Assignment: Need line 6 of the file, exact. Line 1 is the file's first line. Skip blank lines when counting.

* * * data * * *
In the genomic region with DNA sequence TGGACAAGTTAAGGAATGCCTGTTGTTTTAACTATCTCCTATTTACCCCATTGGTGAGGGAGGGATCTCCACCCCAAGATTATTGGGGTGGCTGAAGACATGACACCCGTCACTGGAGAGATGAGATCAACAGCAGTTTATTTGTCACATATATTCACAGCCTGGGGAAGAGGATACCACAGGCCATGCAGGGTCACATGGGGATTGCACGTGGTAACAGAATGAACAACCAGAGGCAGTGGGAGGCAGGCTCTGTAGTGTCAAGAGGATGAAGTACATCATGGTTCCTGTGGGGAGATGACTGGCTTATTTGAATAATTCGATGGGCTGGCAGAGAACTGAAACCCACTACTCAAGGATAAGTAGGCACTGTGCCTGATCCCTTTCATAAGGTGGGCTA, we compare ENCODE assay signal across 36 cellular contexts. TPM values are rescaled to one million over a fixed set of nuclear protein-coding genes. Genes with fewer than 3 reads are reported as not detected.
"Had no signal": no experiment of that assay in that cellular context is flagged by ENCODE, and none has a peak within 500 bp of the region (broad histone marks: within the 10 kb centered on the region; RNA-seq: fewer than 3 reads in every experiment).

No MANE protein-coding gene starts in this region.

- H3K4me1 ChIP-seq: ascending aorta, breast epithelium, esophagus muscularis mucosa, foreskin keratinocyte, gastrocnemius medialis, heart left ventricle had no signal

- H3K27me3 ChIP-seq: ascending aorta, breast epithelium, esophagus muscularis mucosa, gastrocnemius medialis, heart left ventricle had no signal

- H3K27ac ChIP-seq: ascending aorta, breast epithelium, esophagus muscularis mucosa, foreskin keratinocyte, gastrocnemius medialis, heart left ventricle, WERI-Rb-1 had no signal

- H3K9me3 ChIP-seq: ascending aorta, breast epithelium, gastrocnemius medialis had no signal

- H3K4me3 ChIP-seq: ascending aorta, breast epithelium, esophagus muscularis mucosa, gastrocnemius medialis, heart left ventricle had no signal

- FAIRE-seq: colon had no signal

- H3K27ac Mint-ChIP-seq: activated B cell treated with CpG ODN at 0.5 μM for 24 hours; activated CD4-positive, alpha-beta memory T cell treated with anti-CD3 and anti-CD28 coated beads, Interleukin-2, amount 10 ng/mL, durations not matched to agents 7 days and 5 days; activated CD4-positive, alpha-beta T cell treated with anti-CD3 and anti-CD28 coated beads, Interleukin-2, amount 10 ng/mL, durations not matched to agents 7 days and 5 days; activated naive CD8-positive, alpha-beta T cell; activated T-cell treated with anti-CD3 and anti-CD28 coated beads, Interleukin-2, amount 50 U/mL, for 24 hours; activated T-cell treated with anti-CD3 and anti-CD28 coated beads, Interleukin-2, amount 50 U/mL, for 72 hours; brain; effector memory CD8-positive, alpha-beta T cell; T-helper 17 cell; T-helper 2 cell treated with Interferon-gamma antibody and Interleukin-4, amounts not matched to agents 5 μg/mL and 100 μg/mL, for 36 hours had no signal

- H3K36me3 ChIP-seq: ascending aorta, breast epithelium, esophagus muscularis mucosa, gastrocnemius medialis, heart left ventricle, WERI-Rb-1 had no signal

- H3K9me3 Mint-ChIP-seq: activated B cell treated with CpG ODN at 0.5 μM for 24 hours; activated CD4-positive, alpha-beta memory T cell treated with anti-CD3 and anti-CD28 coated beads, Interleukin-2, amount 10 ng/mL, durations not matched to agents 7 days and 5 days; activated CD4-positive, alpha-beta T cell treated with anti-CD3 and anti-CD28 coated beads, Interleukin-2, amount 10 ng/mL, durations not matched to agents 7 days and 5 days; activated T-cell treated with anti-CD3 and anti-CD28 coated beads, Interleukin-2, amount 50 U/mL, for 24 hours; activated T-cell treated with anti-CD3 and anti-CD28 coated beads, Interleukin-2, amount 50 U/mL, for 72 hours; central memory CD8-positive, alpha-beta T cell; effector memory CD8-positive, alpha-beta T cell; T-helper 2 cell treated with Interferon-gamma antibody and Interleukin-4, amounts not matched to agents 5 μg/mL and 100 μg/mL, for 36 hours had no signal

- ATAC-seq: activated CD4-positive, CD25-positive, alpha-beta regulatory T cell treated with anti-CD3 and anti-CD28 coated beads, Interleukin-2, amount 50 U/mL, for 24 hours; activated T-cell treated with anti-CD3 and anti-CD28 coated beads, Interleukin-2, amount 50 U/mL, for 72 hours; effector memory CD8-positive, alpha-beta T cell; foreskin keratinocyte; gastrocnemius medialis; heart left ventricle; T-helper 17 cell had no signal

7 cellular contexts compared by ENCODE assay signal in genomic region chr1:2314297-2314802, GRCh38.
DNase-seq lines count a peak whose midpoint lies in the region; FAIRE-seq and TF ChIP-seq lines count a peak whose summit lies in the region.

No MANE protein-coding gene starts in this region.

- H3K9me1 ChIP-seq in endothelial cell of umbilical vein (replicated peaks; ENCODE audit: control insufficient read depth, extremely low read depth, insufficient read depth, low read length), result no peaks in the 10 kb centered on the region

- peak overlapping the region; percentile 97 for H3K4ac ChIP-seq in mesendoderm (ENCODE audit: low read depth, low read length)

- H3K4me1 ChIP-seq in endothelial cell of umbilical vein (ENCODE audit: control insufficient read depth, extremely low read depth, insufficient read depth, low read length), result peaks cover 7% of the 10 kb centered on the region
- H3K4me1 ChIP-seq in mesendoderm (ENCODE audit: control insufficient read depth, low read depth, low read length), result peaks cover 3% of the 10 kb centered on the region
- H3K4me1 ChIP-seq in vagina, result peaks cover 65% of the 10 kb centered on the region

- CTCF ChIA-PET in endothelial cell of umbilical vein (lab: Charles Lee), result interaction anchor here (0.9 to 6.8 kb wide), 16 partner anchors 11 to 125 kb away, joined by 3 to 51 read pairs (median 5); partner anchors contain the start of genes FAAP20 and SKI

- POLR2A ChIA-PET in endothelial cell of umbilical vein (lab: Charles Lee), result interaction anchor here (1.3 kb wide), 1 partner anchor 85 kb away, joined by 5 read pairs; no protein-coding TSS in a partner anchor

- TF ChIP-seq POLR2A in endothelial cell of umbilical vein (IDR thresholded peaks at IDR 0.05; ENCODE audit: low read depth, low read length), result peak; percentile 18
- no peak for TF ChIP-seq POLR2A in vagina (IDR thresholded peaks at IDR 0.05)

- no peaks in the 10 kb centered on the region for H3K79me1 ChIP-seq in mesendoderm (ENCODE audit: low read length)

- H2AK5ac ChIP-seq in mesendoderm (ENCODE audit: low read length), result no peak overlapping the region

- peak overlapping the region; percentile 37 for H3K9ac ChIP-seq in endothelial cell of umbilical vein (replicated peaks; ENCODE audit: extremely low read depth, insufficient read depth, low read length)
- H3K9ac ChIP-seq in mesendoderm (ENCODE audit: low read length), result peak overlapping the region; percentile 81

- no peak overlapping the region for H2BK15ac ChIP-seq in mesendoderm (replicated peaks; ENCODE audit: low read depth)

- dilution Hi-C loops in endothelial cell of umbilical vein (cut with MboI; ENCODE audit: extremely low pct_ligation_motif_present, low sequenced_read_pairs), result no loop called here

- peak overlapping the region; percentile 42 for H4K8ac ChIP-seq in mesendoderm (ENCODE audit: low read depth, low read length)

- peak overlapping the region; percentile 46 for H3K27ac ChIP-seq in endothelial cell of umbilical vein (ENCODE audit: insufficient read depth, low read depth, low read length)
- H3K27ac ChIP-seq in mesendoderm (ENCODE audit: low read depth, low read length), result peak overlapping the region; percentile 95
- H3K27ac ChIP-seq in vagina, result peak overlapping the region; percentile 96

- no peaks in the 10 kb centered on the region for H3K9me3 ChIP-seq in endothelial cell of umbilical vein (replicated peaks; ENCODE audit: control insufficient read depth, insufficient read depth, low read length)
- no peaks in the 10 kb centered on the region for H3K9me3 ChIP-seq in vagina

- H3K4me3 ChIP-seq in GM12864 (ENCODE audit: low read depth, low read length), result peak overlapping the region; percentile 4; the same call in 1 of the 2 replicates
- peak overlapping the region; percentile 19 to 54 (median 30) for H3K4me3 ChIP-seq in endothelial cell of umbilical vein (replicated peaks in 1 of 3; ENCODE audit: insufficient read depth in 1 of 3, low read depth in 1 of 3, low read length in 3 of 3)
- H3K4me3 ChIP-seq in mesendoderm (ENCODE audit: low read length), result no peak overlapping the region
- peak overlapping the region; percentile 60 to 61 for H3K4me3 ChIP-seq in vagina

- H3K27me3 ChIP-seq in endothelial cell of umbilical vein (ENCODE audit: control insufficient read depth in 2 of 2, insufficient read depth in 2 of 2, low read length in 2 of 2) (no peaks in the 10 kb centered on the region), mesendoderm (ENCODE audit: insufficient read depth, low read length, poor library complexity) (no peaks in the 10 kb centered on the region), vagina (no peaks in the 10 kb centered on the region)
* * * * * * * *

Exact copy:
- H3K27ac ChIP-seq: ascending aorta, breast epithelium, esophagus muscularis mucosa, foreskin keratinocyte, gastrocnemius medialis, heart left ventricle, WERI-Rb-1 had no signal